So here is the conundrum – do we drag two teenage offspring along to a top-class restaurant (charging top-dollar prices) or do we opt for the safer (and cheaper) bar menu in the same venue?
The decision was made for us by a quick phonecall to the eaterie – yes, we were allowed to chose a dish or two from the bar menu while sitting in the posher restaurant area. That sealed it and we were booked!
As has been well-documented in this newspaper, The Old Storehouse has undergone a spectacular transformation from its days as the Granary. It’s still big and airy but there are pockets of intimacy in alcoves scattered around. There is a mixture of furniture ranging from sink-into settees, to bar stools and dining chairs.
We were ushered into the swish restaurant area – it was stylish, decadent even, with a distinctly nautical feel – shell-patterned carpet, rope and tarpaulin chandelier, rope lamps and the most magnificent sand-sculpture wall which changes colour, casting a pink, blue or purple glow across the whole space.
An indoor fountain adds to the classy feel. If you didn’t already realise you were in a quality restaurant, the menu would be a giveaway.
The dishes are inventive, varied but also on the pricey side – a pork T-bone steak (grass-fed pork, with portobello mushroom, watercress and hand-cut chips) would set you back £15.25, while sous vide loin of Northumbrian coastal lamb (with a brioche herb crumb, bacon lardons, celeriac velouté mint jelly and port reduction) costs £17.95.
There are only 13 main-course dishes on the restaurant menu and we were given the choice of a couple of specials, which is a good indication that everything is cooked to order. There was a cornucopia of local produce, but only a couple of the options were vegetarian-friendly.
For me, there was not enough separation between the swanky restaurant and the more relaxed lounge and bar area. The noise of Saturday night revelry made conversation quite difficult. It was not helped by a dull thud from music in the adjacent function room, which rattled the overhead air-con grille.
I would imagine, though, the experience varies tremendously through the week, with the restaurant becoming a more exclusive experience on a quieter midweek evening.
The food itself was generally splendid, fantastically presented, full of flavour and expertly cooked.
Warm, homemade poppy-seed bread with garlic and herb butter was delivered as a complimentary entree. We kicked off with two starters from the main menu, one from the specials selection and one from the bar menu.
I plumped for Amble-landed pan-seared scallops, served with potato and chorizo galette, compressed apple, pancetta crisp and baby leaves in a wholegrain mustard dressing (£8.95). The artistic arrangement was inviting and the combination of flavours enthralling – apple, beetroot, chorizo, pancetta and the shellfish, which were quite small and a tad salty but palatable nonetheless. My wife had a special – garlic prawns in a tomato sauce with chorizo (£7.95), which was even better, a dish she would have enjoyed as a main course.
Son’s leek and potato soup (£5.95) and daughter’s sticky chicken wings, with sweet barbecue dip and crunchy coleslaw (£4.55), from the bar menu, put smiles on both their faces – a treat in itself!
I continued the ultra-local theme into the main course with Amble-landed sea bream, pan-fried with braised fennel, potato lyonnaise, seafood bisque and samphire (£15.25).
There was plenty to enjoy about this dish – the bitter samphire contrasting with sweet, chunky onions. Fresh fish, sliced potatoes and the mustard-based sauce were an interesting combination.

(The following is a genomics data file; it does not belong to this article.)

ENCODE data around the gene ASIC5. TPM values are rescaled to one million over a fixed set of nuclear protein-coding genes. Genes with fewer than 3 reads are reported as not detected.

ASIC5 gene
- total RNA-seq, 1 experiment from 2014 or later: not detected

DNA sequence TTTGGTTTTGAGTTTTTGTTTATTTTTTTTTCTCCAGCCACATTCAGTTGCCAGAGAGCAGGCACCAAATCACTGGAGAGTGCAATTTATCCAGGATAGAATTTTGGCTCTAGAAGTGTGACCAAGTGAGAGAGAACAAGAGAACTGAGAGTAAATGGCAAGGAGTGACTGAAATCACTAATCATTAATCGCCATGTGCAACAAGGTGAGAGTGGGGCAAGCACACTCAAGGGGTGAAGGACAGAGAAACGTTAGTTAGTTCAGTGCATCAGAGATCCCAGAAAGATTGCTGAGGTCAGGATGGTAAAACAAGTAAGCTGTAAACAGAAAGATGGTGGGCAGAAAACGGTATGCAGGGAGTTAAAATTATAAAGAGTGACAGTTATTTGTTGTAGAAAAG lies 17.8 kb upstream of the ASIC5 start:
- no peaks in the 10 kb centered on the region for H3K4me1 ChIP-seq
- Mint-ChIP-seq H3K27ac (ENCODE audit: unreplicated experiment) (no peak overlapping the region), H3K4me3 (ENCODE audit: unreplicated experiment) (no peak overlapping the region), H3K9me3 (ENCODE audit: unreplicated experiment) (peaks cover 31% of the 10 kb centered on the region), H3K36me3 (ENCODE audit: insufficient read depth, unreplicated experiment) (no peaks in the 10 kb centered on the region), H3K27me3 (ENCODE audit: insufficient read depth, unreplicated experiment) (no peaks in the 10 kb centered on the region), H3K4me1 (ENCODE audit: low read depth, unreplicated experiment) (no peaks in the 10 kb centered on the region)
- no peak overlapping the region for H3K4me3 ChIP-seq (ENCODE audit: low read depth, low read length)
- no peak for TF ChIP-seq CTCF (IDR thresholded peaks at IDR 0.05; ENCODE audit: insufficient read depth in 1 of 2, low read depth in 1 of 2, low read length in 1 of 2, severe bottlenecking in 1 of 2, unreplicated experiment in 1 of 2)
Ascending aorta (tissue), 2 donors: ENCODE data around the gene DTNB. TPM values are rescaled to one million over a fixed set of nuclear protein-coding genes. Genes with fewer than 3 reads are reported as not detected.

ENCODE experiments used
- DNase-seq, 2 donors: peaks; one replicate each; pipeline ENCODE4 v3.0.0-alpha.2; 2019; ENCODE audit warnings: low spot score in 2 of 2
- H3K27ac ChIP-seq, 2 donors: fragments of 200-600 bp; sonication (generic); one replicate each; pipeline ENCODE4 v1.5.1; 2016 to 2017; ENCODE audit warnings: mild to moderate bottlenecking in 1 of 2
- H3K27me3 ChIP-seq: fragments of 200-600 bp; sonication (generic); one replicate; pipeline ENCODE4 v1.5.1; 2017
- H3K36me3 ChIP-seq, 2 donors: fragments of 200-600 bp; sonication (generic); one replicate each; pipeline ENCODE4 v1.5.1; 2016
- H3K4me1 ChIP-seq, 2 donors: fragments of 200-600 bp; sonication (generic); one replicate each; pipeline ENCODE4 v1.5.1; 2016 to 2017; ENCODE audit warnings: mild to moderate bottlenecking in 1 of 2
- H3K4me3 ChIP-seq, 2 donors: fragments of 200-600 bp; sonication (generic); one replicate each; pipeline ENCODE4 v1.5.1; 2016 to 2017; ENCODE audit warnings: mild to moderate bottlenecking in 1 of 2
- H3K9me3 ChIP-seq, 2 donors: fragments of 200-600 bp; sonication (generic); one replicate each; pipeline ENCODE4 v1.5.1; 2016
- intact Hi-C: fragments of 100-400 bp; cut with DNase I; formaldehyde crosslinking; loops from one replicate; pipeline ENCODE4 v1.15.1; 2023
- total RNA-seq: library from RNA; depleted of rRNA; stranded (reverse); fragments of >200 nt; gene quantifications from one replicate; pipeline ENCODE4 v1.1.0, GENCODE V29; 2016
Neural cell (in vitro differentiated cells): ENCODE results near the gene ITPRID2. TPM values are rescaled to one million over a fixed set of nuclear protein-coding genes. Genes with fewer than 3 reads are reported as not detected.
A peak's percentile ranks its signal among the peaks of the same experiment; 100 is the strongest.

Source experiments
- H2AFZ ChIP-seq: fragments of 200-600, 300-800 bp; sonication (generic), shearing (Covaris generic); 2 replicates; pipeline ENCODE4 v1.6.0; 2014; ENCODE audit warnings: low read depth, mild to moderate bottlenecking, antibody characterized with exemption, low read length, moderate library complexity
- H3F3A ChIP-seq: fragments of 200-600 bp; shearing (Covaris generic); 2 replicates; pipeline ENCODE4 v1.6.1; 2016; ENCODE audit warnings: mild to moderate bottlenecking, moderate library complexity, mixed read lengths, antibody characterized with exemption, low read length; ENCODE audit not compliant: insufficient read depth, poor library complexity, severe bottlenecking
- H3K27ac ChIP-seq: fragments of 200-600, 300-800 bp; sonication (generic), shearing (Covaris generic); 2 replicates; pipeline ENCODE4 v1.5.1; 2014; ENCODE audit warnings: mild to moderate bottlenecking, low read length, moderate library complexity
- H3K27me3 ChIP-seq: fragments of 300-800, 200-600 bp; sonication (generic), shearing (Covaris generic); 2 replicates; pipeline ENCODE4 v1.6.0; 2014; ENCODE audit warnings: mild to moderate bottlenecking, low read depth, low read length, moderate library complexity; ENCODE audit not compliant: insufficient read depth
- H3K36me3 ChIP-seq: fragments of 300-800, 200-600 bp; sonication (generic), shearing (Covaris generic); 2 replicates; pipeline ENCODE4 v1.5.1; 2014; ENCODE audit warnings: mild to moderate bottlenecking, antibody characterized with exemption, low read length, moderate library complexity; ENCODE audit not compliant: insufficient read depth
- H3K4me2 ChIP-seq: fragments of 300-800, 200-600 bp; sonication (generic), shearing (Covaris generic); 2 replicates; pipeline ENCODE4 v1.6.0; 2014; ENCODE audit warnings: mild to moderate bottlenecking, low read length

Mrs L chose 28-day-aged sirloin steak served with tomato, portobello mushroom, watercress and hand-cut chips (£18.50). The steak was expertly cooked and the chips, in a mini-saucepan, tasty.
The wild mushroom risotto (v, £10.95) was given the thumbs up by our son, although he said the mushrooms were quite salty, while daughter’s BBQ chicken and chips (£9.95) from the bar menu kept her smiling!
The teenagers chose Eton mess and chocolate brownie (£3.40) from the bar menu but we abstained on desserts. The mess was ‘yummy’ and the brownie quite dry, but capped a pleasant, if not perfect, evening.
A CHEAPER ALTERNATIVE OF BAR MEALS
The bar menu, which we cheekily raided, has some cheaper alternatives. From our experience, the offerings are equally-well presented and cooked. For example, there’s starters: Fish goujons, £4.75; soup (v), £3.95; prawn cocktail, £4.55; sticky chicken wings, £4.55.
Mains: BBQ chicken and chips, £9.95; Amble Links sausage and mash, £8.95; Amble-landed cod and chips, £8.95; penne pasta (v), £7.95; Storehouse salad (v), £6.85; rump steak, £12.25; mixed grill, £14.65; gammon steak, £9.25; gourmet burger, £8.95. Desserts: Eton mess, £4.95; sticky border pudding, £4.95; rhubarb crumble, £4.95; apple and cinnamon pie, £4.95.
There is also a small, separate children’s menu and a Sunday lunch offering.
SELECTION FROM THE MENU
Poached hen’s egg, asparagus.....£6.50
Northumbrian duck liver parfait.....£6.50
Chef’s soup (v).....£5.95
Heritage tomatoes, baby spinach, avocado (v).....£5.95
Confit duck leg.....£15.60
Sous vide loin of Northumbrian coastal lamb.....£17.95
Northumbrian fillet of beef.....£22.95
Herb gnocchi (v).....£11.50
Amble-landed lobster tail.....£23.95
Amble-landed sea bass.....£16.25
DESSERTS (all £5.95)
Lemon posset, white chocolate tart, almond Bakewell sponge cake, pear tarte tatin, crème brûlée.
star ratings (out of 10)
Quality of food.....9
Value for money.....7
Children catered for.....7
Access for disabled.....9
Toilet for disabled.....Yes
VERDICT: Decent restaurant food, artistically presented in decadent surroundings. A colossal wine list but no pump real ales when we were there.
CONTACT: 01665 710500 or visit www.theoldstorehouseamble.co.uk